Ugandan President Repeatedly Refers To Israel As ‘Palestine’ During Benjamin Netanyahu Visit

In what was termed a “rambling and bizarre” speech, Ugandan President Yoweri Museveni was referring to Operation Entebbe, which happened 40 years ago. Israeli Prime Minister Benjamin Netanyahu visited Uganda on Monday, July 4 at the start of his four-country tour of sub-Saharan Africa.

The Ugandan leg of his tour was an emotional visit for Netanyahu, as together with the Ugandan President, he attended an event in Entebbe to mark the 40th anniversary of the 1976 hijacking by Palestinian militants of an Air France flight.

At the time, the hijacked plane flying from Tel Aviv was welcomed by the then dictator of Uganda, Idi Amin. However, while many of the hostages on the plane were freed by the hijackers, Israeli passengers were held under armed guard in an old terminal building in the airport.

Commandos from the Israeli Defense Forces (IDF) launched a raid to free the remaining hostages, led by Netanyahu’s older brother, Jonathan, who died during the rescue. During the raid, three hostages, 45 Ugandan soldiers, and all of the Palestinian hijackers were also killed.

As reported by the International Business Times, Netanyahu spoke on Monday, saying his brother’s death during Operation Entebbe had been a pivotal moment in his life and saying the 40th anniversary was a “deeply moving day” for him.

“Forty years ago they landed in the dead of night in a country led by a brutal dictator who gave refuge to terrorists. Today we landed in broad daylight in a friendly country led by a president who fights terrorists.”

However, Netanyahu’s emotional speech was married when the Ugandan president repeatedly referred to Israel as “Palestine” during his own speech at the event.

Museveni’s rambling speech was dubbed “gaffetastic” by one Ugandan at the event as he repeatedly referred to Israel as Palestine.

He began by saying: “I want to thank him [Netanyahu] for turning this sad story 40 years ago into yet another instrument of bonding the Holy Land, Israel [and] Palestine, with the heartland of Uganda.”

Museveni continued by saying: “The sad event, 40 years ago, turned into another bond linking Palestine to Africa. I said this is yet another bond between Africa and Palestine because there were earlier bonding events.”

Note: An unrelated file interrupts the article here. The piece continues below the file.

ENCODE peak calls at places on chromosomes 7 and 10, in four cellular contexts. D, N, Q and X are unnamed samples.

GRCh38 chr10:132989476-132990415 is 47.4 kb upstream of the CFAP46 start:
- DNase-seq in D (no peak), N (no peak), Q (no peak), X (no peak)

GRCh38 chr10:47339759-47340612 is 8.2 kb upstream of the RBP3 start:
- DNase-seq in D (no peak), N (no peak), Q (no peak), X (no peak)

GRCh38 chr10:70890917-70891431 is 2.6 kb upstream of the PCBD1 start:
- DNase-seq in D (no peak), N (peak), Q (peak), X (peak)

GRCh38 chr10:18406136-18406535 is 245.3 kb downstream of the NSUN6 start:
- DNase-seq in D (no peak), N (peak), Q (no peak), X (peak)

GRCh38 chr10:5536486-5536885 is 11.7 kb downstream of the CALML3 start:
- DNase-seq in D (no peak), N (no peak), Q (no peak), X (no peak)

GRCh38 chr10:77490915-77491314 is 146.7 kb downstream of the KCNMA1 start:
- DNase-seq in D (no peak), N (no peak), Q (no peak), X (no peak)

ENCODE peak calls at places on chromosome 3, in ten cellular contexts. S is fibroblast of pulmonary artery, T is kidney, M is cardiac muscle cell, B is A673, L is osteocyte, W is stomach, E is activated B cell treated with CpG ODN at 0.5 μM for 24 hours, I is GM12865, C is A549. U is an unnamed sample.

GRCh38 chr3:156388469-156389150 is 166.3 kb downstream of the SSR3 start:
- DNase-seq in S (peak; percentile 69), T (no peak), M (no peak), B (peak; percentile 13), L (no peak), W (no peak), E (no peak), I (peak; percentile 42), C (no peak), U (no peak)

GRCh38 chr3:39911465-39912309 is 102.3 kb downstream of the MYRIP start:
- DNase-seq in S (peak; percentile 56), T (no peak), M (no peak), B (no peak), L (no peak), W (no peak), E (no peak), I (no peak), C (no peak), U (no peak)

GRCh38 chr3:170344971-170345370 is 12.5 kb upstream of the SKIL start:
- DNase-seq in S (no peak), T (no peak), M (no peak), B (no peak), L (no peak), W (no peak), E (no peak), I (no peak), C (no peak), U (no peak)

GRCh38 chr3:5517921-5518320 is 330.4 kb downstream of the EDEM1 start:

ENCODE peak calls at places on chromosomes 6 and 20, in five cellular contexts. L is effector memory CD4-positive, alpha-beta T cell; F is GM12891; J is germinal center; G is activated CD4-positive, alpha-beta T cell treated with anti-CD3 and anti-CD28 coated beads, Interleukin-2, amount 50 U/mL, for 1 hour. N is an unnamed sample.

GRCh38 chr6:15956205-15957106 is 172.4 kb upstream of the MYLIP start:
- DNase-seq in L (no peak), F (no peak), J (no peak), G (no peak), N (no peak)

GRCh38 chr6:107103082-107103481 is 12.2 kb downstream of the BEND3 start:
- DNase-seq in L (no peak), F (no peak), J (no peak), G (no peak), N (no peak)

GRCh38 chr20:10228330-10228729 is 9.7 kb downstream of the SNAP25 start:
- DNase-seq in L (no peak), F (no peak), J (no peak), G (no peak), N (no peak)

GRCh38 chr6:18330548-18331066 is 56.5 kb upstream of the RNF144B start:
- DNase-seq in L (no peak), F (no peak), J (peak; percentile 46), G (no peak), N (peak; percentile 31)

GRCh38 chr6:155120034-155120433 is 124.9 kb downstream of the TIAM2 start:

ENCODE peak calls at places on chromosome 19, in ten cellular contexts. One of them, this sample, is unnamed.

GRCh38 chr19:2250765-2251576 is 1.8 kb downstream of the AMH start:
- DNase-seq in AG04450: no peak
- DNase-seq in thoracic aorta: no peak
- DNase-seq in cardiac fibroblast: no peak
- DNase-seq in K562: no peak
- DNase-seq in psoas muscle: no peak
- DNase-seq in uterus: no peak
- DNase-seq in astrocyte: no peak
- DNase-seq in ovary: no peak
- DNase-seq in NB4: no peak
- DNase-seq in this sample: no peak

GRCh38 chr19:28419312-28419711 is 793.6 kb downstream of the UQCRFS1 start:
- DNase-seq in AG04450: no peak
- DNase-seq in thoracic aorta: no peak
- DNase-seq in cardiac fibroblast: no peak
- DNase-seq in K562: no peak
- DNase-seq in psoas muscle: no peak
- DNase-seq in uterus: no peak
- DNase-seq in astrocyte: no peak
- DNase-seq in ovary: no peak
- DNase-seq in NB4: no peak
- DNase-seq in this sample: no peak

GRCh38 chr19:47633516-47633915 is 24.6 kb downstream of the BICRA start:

While Netanyahu sat silently with his wife as Museveni spoke at the podium, Israelis took to social media to criticize the speech, calling it both rambling and bizarre.

One Israeli journalist tweeted: “Translator on TV now saying Museveni’s address was the strangest and most disorganised speech he’s ever translated.”

Translator on TV now saying Museveni’s address was the strangest and most disorganised speech he’s ever translated.

— Eylon Aslan-Levy (@EylonALevy) July 4, 2016

According to a report by Voice of America, Israeli radio stations cut off the broadcast of Museveni’s speech because of his repeated references to Palestine.

However, a spokesperson for the Ugandan government later defended the speech by Museveni. Ofwono Opondo sent a tweet reading: “The whole of that land was originally known as Palestine so Museveni’s reference isn’t wrong.”

Reportedly, Netanyahu’s visit to Uganda caused controversy prior to his arrival in the country, with some Ugandan government officials saying the pitch as an Israeli success overshadowed the memory of the Ugandans who lost their lives during the Entebbe raid.

According to Moses Ali, Uganda’s deputy prime minister, who also served under the dictator Amin, the country should rather be “mourning their dead ones” rather than celebrating an “Israeli victory.”

Another Ugandan man was quoted by Voice of America as anonymously saying he had lost his uncle during the raid and cannot understand why the breaching of sovereign borders is being remembered in a positive light.

“Today goes down as a sad day to these brave men who abandoned everything to serve their country. Netanyahu thinks his brother who died here is the only life that matters,” he said.

“It’s betrayal. Ugandan soldiers stood up to defend the country’s sovereignty from a foreign attack — it doesn’t matter why they attacked — they breached our borders, our soldiers died in the line of duty. You can come here to celebrate the invasion and remember Netanyahu’s brother? It’s utter betrayal.”

After the visit to Uganda, Netanyahu continued his tour to Kenya on Tuesday and then headed to Rwanda and Ethiopia to continue joint discussions on regional security and investment.

Reportedly another aspect of the Israeli Prime Minister’s tour is to improve relations between Israel and African nations, who have consistently backed Palestine’s bid for statehood in the UN general assembly.

[Photo by AP Photo/Stephen Wandera]